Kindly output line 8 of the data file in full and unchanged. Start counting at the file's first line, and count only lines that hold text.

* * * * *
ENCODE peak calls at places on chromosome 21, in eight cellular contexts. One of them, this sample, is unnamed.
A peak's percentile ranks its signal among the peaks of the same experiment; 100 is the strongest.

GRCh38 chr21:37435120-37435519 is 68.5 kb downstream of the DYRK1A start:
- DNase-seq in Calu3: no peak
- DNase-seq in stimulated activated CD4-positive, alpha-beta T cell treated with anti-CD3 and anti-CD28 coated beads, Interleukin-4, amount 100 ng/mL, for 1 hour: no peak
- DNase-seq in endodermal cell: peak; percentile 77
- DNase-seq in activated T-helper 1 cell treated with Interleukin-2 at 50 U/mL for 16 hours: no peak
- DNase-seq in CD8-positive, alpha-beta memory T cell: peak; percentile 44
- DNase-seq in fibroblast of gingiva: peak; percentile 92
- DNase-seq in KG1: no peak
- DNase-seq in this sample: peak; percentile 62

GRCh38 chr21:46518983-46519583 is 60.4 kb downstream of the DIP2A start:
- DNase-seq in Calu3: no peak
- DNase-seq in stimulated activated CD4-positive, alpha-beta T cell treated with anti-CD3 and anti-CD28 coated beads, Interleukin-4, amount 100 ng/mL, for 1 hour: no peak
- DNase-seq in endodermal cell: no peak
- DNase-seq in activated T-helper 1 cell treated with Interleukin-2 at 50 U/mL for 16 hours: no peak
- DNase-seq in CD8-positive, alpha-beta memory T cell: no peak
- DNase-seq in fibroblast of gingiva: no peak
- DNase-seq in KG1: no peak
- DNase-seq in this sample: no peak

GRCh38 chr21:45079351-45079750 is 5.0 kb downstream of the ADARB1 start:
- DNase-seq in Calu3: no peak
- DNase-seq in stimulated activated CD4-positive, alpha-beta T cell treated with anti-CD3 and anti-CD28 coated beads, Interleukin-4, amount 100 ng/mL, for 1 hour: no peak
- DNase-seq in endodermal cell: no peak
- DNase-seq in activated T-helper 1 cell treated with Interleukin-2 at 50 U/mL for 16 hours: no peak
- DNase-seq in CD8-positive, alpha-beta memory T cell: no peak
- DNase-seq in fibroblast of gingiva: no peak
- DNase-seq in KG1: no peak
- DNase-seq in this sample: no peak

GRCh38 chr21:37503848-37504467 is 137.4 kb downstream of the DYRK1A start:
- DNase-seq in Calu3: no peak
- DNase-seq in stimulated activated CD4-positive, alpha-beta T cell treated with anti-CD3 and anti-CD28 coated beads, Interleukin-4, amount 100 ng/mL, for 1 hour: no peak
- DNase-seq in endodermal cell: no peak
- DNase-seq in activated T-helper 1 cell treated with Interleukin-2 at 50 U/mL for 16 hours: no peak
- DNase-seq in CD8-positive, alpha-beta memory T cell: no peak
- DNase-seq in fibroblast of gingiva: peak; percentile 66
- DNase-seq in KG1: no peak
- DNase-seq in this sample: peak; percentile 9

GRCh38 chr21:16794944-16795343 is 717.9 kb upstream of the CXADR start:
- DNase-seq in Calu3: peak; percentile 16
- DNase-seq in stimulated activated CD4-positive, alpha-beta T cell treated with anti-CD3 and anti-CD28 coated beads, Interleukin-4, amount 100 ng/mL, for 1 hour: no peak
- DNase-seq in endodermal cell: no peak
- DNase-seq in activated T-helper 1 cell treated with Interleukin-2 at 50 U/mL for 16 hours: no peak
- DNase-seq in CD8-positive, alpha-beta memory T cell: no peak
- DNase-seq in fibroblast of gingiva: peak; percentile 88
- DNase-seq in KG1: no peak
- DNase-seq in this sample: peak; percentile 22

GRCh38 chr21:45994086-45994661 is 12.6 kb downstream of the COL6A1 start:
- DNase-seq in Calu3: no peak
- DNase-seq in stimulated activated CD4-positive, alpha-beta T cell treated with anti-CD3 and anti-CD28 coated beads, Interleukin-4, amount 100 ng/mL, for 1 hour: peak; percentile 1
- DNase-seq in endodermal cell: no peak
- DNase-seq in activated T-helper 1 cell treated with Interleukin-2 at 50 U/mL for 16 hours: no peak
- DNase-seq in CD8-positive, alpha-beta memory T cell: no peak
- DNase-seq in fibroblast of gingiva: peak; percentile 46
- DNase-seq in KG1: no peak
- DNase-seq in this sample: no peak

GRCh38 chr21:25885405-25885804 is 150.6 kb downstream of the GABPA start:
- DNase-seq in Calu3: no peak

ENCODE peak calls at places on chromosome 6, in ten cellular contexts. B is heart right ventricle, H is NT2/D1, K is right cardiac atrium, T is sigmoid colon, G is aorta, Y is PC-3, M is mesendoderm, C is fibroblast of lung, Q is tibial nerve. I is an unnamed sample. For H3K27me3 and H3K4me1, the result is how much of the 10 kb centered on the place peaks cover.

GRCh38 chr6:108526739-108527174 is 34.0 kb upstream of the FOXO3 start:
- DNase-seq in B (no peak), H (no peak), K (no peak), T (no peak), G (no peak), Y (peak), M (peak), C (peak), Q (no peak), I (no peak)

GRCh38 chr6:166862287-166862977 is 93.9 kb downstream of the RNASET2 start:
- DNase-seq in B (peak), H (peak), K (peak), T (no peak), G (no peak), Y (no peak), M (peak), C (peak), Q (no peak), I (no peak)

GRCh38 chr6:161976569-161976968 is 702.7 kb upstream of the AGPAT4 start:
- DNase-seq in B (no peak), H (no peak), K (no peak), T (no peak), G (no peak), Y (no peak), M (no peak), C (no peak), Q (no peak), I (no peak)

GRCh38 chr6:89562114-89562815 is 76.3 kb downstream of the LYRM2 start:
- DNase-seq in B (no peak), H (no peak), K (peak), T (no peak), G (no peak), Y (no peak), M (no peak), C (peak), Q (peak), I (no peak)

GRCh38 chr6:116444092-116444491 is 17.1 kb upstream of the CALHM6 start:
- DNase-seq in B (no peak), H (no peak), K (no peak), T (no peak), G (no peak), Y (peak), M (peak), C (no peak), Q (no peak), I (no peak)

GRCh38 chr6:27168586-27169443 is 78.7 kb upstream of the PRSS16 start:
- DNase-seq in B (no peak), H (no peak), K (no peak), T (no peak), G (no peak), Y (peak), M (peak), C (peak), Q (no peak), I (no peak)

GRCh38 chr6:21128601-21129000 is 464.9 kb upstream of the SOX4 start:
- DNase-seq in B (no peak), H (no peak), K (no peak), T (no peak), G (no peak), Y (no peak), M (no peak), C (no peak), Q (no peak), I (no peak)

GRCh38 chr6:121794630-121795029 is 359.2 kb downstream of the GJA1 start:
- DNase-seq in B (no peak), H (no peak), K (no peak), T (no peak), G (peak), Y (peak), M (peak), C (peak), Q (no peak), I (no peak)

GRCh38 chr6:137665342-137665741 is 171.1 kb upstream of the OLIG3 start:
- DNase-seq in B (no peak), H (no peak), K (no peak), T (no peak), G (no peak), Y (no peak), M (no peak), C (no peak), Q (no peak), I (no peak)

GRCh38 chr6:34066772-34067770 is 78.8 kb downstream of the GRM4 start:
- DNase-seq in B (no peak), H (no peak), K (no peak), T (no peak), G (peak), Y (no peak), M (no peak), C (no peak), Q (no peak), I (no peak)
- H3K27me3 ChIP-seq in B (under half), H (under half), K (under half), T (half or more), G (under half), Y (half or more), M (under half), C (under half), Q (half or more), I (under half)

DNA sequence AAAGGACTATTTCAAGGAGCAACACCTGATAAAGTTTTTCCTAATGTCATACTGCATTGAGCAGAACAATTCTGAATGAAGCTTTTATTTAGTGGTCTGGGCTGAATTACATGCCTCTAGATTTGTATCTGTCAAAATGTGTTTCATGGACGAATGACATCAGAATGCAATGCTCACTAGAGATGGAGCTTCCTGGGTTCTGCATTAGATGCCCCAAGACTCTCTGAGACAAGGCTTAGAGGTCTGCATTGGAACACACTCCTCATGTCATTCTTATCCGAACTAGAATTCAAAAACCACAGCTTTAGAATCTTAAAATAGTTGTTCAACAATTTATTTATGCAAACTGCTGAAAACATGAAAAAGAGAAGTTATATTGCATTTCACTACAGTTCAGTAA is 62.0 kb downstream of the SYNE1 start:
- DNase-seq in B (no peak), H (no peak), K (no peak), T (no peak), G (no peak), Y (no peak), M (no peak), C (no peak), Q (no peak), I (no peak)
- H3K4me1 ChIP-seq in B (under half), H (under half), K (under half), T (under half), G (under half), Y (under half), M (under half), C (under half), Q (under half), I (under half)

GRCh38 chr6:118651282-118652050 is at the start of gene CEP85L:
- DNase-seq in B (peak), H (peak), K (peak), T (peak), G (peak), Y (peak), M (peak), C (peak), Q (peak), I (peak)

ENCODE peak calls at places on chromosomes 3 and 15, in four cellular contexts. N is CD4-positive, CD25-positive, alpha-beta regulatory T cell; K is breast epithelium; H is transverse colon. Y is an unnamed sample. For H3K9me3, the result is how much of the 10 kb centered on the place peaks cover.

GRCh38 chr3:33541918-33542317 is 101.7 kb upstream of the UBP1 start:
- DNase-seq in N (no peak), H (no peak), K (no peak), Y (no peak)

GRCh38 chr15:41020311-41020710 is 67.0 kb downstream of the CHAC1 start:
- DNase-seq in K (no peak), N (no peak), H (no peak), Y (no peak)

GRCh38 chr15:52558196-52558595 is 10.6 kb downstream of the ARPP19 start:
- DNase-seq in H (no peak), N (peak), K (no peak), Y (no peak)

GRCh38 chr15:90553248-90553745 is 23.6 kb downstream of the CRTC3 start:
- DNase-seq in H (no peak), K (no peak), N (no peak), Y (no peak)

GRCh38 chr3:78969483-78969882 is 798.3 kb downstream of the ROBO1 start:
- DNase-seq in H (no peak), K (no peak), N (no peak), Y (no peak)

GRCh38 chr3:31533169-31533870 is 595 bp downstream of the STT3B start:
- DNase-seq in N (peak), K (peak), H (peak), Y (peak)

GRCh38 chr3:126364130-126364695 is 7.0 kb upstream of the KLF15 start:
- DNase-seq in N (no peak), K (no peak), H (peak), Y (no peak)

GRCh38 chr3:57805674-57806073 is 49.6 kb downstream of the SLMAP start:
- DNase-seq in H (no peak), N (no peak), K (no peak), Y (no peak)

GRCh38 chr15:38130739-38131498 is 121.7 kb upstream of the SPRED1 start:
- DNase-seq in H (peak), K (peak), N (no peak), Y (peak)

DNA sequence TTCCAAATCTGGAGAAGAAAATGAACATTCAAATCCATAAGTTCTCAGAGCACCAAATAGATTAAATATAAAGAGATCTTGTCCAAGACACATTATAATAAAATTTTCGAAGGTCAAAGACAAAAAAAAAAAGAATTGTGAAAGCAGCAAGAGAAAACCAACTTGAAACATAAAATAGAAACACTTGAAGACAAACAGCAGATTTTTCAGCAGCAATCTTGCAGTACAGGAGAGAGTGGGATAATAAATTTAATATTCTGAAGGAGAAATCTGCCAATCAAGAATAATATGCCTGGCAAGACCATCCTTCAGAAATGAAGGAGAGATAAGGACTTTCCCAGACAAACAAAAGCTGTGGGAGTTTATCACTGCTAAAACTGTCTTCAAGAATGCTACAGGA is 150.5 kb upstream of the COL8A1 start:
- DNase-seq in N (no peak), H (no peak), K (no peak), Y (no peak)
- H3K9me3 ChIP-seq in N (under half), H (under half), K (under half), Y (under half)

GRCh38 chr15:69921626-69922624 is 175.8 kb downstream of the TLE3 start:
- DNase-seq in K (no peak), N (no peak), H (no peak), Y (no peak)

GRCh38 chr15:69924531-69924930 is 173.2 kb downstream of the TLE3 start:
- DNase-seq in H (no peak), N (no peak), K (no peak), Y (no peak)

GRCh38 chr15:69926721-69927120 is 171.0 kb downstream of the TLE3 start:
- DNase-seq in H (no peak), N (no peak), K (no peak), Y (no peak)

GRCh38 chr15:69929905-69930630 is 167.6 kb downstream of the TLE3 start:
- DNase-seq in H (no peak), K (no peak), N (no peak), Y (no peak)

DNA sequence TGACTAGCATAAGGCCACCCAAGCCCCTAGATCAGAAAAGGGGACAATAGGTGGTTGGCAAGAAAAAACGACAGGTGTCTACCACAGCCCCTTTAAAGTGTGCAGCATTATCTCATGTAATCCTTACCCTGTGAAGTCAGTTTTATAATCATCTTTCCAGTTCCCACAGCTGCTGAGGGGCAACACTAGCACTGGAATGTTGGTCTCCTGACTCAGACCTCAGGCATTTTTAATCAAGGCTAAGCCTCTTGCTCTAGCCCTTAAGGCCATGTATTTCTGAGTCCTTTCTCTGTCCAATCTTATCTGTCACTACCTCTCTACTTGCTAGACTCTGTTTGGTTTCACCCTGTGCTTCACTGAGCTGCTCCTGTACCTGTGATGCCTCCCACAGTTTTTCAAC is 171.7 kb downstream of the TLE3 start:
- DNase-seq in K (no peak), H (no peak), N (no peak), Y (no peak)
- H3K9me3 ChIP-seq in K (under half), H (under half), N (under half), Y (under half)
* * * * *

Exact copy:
- DNase-seq in CD8-positive, alpha-beta memory T cell: peak; percentile 44